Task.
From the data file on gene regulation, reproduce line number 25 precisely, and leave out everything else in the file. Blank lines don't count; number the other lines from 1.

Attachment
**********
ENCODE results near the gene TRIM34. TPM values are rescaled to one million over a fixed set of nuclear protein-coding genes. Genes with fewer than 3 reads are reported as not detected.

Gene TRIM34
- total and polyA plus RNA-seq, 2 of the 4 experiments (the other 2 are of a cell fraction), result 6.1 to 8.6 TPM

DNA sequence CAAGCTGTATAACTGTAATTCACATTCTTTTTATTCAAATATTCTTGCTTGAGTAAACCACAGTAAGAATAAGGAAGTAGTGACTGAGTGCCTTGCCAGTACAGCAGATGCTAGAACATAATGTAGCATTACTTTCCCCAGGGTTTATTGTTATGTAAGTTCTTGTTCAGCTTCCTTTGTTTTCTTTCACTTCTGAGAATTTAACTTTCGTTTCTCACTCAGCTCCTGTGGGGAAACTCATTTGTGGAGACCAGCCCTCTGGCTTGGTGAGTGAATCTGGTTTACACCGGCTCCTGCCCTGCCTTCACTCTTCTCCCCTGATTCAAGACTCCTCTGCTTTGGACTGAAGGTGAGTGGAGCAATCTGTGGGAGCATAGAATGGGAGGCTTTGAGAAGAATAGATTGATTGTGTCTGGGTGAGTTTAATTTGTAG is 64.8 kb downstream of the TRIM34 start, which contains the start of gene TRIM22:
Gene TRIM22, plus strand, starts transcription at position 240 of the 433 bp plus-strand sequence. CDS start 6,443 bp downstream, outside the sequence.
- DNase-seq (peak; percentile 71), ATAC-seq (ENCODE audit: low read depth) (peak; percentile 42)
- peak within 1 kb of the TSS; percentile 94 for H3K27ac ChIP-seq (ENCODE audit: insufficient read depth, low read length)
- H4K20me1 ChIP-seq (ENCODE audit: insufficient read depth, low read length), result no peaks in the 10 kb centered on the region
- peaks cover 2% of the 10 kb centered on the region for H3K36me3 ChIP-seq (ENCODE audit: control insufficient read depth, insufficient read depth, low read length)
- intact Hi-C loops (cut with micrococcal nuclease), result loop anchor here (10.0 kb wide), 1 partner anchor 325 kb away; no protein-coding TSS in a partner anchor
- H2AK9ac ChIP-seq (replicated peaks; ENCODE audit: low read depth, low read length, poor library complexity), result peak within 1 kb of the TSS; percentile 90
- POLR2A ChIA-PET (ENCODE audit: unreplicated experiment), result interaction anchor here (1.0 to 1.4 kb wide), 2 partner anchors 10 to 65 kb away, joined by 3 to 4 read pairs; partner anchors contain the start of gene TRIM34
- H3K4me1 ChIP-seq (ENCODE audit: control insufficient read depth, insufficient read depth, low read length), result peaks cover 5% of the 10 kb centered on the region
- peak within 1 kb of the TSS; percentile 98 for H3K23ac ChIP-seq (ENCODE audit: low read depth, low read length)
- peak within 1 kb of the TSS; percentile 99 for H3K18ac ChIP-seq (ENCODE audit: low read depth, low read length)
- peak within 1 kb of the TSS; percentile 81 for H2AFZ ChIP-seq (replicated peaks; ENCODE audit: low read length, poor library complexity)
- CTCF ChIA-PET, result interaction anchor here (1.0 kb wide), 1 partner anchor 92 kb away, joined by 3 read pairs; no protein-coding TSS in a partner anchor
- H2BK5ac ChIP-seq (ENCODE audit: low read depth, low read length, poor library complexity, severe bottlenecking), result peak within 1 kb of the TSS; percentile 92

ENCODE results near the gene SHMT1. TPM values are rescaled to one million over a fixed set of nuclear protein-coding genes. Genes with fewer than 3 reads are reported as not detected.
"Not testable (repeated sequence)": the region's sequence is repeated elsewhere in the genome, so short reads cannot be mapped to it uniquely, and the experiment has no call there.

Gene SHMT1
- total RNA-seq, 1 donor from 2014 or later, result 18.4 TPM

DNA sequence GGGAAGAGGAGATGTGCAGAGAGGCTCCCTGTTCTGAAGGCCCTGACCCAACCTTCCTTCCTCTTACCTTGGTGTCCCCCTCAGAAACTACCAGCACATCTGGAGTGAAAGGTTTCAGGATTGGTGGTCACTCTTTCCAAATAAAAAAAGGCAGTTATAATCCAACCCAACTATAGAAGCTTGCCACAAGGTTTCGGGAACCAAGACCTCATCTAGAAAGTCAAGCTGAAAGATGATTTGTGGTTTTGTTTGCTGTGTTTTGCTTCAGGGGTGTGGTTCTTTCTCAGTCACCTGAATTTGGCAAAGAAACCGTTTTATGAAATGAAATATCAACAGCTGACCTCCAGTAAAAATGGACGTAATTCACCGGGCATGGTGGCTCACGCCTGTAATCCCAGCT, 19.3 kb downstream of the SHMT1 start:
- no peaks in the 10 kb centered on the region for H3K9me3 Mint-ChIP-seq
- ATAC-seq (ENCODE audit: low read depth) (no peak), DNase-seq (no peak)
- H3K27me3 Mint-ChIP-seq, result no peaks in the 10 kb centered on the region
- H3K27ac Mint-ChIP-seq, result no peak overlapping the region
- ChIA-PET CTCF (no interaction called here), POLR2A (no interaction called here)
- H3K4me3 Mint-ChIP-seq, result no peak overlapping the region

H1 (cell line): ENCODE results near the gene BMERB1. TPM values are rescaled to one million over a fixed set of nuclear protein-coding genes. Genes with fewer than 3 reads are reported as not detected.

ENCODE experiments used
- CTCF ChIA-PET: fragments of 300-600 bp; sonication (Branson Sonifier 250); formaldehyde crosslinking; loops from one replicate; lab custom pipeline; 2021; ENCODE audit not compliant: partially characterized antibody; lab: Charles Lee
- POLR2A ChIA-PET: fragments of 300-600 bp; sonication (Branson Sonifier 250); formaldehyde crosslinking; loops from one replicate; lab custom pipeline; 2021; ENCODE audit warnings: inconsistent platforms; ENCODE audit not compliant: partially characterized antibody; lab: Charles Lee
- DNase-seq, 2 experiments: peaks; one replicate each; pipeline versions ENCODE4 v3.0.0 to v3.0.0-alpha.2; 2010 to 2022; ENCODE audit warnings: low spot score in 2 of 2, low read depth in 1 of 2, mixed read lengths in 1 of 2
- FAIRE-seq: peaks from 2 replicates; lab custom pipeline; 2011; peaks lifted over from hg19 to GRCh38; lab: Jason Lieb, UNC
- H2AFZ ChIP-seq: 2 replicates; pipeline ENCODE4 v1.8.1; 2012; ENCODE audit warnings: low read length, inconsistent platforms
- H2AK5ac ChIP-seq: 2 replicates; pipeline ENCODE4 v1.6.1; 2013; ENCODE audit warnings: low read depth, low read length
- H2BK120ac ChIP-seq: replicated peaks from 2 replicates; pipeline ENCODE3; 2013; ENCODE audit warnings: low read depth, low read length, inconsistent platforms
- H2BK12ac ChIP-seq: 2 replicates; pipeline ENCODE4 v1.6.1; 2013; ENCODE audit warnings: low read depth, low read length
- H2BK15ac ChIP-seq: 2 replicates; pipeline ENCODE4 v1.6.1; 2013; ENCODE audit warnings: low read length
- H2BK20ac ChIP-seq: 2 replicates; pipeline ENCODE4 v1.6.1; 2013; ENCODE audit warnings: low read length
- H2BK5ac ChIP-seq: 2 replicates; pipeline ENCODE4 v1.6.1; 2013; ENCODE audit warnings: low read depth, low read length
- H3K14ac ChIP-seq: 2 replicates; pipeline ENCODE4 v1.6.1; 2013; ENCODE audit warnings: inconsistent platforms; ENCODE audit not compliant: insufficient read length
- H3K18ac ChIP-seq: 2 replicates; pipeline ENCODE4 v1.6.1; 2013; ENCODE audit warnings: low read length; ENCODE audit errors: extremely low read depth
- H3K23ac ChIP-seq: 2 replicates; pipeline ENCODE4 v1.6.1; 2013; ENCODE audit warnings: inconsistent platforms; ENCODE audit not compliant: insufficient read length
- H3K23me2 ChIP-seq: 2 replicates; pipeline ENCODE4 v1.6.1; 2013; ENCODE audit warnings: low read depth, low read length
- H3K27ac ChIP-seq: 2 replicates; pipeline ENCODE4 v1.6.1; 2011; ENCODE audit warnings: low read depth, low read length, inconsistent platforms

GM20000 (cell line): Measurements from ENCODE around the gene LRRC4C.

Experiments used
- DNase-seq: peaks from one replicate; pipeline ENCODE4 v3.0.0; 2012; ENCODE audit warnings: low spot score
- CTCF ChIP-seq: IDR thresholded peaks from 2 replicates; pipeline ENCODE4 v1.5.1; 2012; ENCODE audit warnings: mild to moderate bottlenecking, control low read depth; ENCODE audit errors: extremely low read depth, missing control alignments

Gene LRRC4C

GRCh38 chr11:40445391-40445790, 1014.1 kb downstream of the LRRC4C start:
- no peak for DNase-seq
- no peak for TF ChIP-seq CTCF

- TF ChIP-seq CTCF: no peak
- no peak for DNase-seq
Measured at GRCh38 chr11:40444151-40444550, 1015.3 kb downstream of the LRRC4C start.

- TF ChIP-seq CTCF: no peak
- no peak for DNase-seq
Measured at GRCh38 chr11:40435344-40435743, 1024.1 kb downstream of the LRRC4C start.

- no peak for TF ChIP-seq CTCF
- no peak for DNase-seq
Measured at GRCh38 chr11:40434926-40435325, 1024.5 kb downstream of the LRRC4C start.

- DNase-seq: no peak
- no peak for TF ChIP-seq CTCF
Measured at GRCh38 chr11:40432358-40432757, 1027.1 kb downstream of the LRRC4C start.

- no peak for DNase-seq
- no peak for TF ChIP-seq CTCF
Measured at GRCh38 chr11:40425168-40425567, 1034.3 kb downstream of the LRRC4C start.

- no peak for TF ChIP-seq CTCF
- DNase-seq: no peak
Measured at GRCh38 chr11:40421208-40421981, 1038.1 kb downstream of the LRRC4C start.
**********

- ATAC-seq (ENCODE audit: low read depth) (no peak), DNase-seq (no peak)